SpaceX CEO recently sketched out his vision of sending a million people to found a colony on Mars. Now Boeing Chief Executive Officer Dennis Muilenburg has issued a response, suggesting that the first people to set foot on the Red Planet will ride rockets built, at least in part, by his company. Boeing is one of the contractors building the heavy-lift Space Launch System that is the center of NASA’s Journey to Mars program. NASA plans envision humans on Mars by the 2030s. Musk has boasted that he will have people with astronaut boots on the Martian soil by 2025.

So, the new space race is on with Boeing and a lot of other traditional aerospace giants, supported by NASA, on one side and Elon Musk and SpaceX on the other. David vs. Goliath was just a schoolyard scrap by comparison.

The spectacle of the small, plucky SpaceX going toe to toe with the might and majesty of big aerospace is a beguiling one. Even if Elon Musk misses his 2025 deadline –- and he likely will – SpaceX beating NASA and Boeing to Mars would say much about how space exploration should be conducted. Of course, Elon Musk may need some extra cash to accomplish its Mars goal.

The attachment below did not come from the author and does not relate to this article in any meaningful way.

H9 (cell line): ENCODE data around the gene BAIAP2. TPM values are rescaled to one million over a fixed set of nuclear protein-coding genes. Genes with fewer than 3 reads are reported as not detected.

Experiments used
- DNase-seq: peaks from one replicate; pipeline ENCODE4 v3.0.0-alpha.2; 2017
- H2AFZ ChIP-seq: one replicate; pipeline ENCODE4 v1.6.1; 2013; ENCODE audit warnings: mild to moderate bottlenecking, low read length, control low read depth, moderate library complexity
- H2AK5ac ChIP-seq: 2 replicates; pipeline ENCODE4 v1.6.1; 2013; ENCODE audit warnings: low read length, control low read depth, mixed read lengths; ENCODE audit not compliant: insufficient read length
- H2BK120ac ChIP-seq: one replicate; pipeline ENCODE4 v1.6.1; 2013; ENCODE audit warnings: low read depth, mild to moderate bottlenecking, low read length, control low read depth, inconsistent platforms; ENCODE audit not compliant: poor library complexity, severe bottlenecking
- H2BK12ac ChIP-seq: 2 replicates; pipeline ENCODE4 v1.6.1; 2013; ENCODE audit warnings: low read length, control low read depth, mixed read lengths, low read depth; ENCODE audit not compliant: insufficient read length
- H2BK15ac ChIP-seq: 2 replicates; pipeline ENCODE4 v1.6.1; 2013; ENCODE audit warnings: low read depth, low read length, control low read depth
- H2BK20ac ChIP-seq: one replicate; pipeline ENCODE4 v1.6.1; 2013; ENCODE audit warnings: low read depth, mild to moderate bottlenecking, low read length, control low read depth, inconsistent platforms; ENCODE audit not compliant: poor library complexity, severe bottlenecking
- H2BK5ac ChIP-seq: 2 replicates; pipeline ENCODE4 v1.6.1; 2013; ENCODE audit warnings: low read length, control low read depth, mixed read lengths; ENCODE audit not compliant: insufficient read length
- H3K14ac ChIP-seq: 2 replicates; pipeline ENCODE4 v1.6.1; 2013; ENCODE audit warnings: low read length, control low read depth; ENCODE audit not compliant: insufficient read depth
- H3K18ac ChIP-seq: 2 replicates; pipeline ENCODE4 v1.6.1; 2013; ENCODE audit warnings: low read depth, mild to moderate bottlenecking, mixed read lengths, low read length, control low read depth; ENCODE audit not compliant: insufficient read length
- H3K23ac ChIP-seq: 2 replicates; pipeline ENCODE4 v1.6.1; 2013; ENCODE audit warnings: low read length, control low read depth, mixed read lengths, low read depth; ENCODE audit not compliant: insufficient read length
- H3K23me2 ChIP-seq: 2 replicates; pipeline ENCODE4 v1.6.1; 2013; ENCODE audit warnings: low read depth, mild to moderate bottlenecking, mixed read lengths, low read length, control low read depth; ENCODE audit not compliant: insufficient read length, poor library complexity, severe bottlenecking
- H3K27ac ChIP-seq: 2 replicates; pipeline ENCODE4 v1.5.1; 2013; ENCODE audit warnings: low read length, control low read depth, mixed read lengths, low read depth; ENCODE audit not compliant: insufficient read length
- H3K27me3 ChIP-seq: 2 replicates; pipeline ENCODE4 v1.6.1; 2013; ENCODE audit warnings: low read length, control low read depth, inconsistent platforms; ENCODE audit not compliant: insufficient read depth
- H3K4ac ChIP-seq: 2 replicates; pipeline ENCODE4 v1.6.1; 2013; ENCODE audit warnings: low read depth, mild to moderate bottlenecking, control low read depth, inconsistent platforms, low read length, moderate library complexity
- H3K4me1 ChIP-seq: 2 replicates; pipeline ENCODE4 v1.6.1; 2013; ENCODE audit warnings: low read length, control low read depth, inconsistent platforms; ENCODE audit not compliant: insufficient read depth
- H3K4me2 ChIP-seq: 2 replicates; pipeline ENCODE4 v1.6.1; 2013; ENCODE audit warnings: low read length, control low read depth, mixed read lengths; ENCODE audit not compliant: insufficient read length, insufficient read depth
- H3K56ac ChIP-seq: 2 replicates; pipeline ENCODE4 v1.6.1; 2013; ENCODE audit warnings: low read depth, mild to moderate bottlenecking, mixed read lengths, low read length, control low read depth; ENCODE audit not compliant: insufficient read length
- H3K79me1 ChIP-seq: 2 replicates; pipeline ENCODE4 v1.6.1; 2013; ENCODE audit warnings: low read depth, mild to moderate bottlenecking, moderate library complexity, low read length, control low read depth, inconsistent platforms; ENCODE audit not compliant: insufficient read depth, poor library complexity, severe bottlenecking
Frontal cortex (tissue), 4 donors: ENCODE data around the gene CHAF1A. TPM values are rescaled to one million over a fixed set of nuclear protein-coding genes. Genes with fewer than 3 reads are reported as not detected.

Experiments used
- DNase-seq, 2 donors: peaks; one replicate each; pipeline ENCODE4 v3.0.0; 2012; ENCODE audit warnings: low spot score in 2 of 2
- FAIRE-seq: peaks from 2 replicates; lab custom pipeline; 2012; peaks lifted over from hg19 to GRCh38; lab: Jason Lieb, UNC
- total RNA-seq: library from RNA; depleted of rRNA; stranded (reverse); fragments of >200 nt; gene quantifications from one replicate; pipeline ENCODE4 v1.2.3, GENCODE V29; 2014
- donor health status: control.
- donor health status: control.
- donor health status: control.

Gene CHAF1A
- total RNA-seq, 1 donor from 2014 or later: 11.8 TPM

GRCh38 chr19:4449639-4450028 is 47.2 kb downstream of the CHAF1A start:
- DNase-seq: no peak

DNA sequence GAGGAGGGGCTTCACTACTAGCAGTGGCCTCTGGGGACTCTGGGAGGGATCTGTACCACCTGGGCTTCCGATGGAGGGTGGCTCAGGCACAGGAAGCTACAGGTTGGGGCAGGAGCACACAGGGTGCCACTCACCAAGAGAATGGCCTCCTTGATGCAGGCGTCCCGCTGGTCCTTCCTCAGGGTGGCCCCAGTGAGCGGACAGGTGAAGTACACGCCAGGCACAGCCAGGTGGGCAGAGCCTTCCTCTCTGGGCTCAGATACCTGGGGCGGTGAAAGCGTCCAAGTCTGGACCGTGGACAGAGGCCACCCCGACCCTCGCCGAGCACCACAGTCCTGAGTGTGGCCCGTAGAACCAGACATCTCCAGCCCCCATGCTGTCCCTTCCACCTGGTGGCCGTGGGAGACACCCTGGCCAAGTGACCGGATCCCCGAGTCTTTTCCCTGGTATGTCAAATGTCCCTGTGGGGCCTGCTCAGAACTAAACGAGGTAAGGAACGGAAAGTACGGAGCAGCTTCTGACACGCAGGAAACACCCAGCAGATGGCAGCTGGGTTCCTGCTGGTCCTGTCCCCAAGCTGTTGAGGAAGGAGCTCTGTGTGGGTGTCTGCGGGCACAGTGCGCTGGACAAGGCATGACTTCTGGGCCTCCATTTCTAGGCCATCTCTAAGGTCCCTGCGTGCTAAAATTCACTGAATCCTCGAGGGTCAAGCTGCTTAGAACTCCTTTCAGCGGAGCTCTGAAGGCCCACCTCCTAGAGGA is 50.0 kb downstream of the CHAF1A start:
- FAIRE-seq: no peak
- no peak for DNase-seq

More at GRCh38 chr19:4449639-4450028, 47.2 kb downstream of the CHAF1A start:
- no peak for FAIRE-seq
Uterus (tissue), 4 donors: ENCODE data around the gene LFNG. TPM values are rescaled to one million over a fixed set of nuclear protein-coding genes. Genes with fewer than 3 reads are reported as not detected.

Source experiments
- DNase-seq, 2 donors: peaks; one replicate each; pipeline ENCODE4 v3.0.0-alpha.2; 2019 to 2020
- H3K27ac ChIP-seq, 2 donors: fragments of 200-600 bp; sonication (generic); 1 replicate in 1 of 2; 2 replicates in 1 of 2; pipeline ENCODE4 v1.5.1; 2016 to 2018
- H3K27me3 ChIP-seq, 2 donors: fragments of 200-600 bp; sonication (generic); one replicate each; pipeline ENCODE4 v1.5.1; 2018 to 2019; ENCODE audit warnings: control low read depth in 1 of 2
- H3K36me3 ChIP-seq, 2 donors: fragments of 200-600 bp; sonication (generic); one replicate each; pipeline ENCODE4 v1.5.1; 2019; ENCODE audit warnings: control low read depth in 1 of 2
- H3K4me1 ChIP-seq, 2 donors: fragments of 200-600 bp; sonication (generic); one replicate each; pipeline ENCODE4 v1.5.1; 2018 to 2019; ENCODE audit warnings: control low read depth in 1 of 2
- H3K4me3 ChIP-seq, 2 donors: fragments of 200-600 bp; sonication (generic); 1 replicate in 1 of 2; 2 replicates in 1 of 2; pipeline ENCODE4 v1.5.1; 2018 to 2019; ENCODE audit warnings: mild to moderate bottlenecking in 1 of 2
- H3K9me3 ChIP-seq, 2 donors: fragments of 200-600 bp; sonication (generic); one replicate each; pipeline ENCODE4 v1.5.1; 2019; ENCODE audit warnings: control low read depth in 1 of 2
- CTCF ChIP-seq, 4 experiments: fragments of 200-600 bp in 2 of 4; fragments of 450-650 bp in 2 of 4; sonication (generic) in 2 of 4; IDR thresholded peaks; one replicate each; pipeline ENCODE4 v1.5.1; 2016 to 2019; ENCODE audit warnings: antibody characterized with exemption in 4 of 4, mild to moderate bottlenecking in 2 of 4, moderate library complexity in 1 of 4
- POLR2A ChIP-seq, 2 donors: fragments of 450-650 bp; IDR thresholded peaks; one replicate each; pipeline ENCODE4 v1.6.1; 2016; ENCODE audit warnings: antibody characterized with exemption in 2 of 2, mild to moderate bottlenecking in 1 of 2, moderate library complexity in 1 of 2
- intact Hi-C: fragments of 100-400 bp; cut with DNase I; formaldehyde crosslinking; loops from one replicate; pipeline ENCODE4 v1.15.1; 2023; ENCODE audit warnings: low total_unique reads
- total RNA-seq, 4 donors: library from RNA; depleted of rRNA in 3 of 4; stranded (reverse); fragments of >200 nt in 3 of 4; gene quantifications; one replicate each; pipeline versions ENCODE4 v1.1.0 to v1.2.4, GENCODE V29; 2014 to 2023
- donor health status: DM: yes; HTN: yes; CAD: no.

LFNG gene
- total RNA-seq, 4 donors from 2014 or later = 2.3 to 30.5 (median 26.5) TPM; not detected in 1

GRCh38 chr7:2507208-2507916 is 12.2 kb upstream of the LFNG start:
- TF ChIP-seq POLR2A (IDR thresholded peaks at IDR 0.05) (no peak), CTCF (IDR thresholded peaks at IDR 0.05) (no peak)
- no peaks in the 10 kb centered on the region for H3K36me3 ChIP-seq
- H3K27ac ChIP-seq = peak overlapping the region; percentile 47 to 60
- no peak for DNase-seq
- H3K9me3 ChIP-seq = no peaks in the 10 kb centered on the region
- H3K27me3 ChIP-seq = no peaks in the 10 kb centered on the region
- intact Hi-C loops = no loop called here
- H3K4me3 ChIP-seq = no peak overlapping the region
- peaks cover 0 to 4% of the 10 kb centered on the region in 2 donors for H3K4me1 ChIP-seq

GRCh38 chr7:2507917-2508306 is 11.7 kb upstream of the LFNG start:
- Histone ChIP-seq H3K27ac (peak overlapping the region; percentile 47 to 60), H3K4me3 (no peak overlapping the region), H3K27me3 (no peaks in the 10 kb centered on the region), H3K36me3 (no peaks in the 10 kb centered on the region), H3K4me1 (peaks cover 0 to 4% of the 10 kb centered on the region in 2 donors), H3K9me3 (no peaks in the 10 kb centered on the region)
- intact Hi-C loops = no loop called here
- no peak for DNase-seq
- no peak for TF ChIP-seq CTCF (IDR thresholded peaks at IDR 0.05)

Muilenburg also sketched out a vision of a future in which tourists visit dozens of private space stations in low Earth orbit and zip from city to city in hypersonic aircraft.

Boeing is finishing the CST-100 Starliner spacecraft to help take crews to and from the International Space Station. The spacecraft would be the center of a Boeing space tourism operation a decade or two from now.

Left unmentioned is another space billionaire, Jeff Bezos, whose Blue Origin just successfully tested the launch escape system for its suborbital New Shepard rocket.

Bezos has plans for an orbital rocket called New Glenn that will also take tourists to low Earth orbit. Beyond New Glenn. Blue Origin plans the New Armstrong of which little is being said but is presumed to be a rocket to take people to the moon and Mars. It would be amusing if Bezos beats both Musk and Boeing to Mars.